Your Compliance Green Light

RSS header - this is hidden

Why Background Checks Fail

Posted by Ryan Howard on Thu, Sep 03, 2015

Why Background Checks Fail

Just last week the Department of Justice settled with a background check company over allegations that it cut corners on background checks. The background checks in question were NSA security leak contractor Edward Snowden and the Navy Yard shooter from the 2013 incident where 12 people died. Running a background check on new employees, especially government employees of certain power, is required. However not all background checks are created equal, as apparent by the above claims. Often a quality inspection of the background check process may be what is needed to verify that the screening is comprehensive and accurate. Below are some of the reasons why background checks fail.

Not all Background Checks are Created Equal

Many organizations will run background checks as part of their hiring process. The term "background check" or "background screening" often means that an applicant's job history and identifying data will be verified before they are offered a job. It would seem that the organization is covered from any surprises that could arise from hiring the wrong employee. But there are many things wrong with this assumption.

What Kind of Background Checks Are Necessary?

Depending on the type of job responsibility, the background checks required may be different. Albuquerque school district is currently reeling from a school official who was never subjected to a criminal background check even though he would be working with children. Not every job may require an in depth screening but in some cases, the answer is obvious. 

Is the data input accurate?

When an applicant is being considered for a job, the hiring manager generally manually enters the applicant's data to begin a background check. As with any data entry, there can be mistakes due to illegible handwriting or mistyping. There is also a chance that the applicant may go by another name or other identifying information may be inaccurate. Moving to an electronic application process can greatly reduct these errors as the applicant enters the information directly.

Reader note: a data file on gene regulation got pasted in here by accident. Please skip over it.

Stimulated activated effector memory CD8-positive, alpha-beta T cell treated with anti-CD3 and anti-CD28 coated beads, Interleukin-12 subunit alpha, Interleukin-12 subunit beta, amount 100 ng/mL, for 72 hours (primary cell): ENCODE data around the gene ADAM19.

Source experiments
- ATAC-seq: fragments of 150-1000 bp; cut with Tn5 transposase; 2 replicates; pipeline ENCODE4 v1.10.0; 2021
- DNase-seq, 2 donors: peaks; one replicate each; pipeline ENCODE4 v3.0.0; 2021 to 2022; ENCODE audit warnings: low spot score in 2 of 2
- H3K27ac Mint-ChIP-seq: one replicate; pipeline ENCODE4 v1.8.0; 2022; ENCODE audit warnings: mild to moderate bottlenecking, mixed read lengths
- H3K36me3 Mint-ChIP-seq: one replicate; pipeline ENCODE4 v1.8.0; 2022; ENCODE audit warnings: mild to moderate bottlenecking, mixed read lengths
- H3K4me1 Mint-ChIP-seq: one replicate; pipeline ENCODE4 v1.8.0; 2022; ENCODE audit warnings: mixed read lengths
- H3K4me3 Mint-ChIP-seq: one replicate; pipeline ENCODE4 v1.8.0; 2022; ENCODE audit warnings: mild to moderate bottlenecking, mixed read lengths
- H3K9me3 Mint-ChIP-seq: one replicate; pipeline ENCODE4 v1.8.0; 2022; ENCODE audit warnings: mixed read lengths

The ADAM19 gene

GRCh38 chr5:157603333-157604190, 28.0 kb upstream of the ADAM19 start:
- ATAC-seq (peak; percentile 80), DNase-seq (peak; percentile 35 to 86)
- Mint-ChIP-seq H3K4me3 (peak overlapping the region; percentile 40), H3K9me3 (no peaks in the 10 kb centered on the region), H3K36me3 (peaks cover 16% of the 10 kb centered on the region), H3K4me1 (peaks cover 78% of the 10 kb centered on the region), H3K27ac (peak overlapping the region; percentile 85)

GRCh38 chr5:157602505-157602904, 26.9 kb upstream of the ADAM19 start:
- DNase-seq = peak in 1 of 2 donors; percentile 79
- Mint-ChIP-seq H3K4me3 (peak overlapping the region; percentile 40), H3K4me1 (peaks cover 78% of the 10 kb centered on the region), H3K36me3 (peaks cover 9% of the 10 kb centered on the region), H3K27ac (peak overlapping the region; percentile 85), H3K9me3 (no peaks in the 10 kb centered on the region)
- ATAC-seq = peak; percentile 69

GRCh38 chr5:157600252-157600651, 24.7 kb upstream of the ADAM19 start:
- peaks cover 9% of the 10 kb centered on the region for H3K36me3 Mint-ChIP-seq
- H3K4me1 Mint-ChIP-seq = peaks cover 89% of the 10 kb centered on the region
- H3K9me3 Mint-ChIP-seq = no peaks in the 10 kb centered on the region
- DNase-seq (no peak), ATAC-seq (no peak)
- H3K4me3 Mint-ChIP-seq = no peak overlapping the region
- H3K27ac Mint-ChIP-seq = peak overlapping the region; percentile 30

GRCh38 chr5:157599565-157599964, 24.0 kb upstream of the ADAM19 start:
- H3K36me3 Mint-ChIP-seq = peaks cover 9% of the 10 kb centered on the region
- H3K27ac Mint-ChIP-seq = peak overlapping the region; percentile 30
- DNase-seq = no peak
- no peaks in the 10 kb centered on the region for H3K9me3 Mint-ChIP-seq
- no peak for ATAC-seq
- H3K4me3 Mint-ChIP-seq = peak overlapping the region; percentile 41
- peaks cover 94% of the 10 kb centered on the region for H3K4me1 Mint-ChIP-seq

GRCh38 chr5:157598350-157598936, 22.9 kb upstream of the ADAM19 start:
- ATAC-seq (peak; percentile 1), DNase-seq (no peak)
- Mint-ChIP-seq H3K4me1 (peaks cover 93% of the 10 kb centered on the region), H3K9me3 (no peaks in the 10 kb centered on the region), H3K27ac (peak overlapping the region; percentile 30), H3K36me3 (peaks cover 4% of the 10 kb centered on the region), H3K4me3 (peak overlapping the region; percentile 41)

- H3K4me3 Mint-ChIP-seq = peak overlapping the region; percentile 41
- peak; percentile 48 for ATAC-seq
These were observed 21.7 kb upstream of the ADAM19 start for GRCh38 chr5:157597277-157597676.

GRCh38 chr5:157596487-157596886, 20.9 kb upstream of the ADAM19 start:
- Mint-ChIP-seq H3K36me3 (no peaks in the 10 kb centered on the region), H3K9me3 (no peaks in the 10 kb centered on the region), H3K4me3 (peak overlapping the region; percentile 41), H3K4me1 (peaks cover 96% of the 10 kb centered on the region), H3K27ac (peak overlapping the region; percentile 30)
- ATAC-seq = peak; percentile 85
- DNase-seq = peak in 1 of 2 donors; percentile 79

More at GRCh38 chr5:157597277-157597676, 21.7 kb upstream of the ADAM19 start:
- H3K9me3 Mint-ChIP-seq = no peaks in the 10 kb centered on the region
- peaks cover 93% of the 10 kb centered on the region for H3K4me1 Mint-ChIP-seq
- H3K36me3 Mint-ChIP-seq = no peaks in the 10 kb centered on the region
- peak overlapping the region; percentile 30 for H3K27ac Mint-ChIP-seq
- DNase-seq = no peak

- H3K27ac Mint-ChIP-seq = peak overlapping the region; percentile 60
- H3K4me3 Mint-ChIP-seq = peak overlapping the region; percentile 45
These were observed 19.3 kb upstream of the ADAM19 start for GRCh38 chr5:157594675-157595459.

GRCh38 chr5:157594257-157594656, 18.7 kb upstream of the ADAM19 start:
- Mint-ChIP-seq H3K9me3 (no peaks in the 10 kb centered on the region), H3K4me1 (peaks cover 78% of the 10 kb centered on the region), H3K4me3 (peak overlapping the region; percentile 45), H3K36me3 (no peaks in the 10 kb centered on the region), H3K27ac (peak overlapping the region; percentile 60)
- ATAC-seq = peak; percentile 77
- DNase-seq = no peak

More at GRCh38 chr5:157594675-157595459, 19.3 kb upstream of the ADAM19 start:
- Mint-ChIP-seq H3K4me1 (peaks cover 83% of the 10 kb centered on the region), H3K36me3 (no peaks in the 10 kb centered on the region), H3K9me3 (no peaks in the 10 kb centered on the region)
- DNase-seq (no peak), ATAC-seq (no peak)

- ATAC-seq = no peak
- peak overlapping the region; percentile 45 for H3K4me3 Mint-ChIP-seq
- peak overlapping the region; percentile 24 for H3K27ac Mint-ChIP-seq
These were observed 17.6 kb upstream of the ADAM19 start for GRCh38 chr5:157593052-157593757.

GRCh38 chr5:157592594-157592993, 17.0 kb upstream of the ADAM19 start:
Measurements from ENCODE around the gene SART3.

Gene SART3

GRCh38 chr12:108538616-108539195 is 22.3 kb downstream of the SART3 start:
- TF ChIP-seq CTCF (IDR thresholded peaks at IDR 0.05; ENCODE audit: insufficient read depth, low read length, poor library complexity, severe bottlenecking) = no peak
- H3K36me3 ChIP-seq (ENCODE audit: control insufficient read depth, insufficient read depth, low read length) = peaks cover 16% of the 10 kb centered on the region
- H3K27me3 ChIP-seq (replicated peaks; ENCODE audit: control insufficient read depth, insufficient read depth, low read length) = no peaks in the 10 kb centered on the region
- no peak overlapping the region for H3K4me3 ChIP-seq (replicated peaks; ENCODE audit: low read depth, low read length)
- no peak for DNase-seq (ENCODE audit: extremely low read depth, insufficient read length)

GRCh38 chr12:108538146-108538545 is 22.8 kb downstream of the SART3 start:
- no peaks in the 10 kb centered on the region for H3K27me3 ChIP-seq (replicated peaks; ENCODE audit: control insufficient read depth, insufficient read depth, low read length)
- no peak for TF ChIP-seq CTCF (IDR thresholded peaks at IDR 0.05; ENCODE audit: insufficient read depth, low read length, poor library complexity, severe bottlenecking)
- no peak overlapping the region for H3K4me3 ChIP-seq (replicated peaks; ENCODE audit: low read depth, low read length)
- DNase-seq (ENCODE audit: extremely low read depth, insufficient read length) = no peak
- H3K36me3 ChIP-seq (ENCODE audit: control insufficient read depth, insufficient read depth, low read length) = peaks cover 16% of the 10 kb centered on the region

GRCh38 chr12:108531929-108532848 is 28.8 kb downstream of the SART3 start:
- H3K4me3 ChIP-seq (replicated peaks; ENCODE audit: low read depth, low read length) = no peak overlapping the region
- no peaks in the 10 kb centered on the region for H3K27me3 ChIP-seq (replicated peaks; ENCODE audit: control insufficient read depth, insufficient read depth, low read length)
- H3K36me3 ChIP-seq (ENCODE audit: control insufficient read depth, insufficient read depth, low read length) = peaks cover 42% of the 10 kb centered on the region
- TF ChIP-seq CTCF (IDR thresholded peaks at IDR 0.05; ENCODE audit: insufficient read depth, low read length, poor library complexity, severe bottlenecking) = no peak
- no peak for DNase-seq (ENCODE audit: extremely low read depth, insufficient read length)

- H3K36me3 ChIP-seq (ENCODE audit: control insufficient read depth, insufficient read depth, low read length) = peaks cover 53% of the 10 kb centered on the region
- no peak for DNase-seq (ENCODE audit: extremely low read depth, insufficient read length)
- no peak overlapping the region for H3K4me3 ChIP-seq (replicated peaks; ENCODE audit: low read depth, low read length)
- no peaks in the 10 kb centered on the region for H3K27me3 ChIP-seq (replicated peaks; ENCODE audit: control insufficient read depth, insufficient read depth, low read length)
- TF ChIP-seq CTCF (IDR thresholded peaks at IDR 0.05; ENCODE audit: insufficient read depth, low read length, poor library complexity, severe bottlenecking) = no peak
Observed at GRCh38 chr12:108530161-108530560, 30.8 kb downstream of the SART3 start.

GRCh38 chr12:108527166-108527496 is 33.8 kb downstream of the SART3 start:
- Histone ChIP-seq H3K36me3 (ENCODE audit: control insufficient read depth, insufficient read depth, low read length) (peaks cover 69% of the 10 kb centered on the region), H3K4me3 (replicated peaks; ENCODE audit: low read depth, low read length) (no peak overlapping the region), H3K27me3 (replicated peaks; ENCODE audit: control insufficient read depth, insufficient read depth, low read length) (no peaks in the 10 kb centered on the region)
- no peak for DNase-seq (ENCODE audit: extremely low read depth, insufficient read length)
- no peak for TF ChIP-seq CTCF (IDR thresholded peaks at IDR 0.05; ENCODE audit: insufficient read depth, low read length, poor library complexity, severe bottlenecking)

What about database inconsistencies?

Many times, internet or bulk record background databases may have outdated or incomplete data. These inaccuracies can lead to mismatched identities or false positives for applicants with a clean record. If an applicant is denied a job or property rental based on a background check, they have a right to know what information was used against them so it can be disputed and corrected.

For more on background check data accuracy, see: DoubleCheck 

Were the background checks completed?

Uber, who is being implicated for their background check policies, is accused of incomplete background checks because they are not checking fingerprints against an FBI database. The background checks on the Albuquerque school official and Edward Snowden are also scrutinized for being incomplete. Following a documented and updated background screening policy as part of the hiring process can ensure the background checks are being completed and within FCRA compliance.

Making the Right Choice

In order to avoid FCRA class action litigation or other claims of negligent hiring, companies need a compliant background screening process and a trusted third party screening resource who verifies the validity of the data. 

See also: Human Resources Guide to a Compliant Background Check Policy

Contact VeriFirst today to learn how we check and double check before giving you an accurate representation of your candidate.


Topics: Types of Background Checks, Employment Background Screening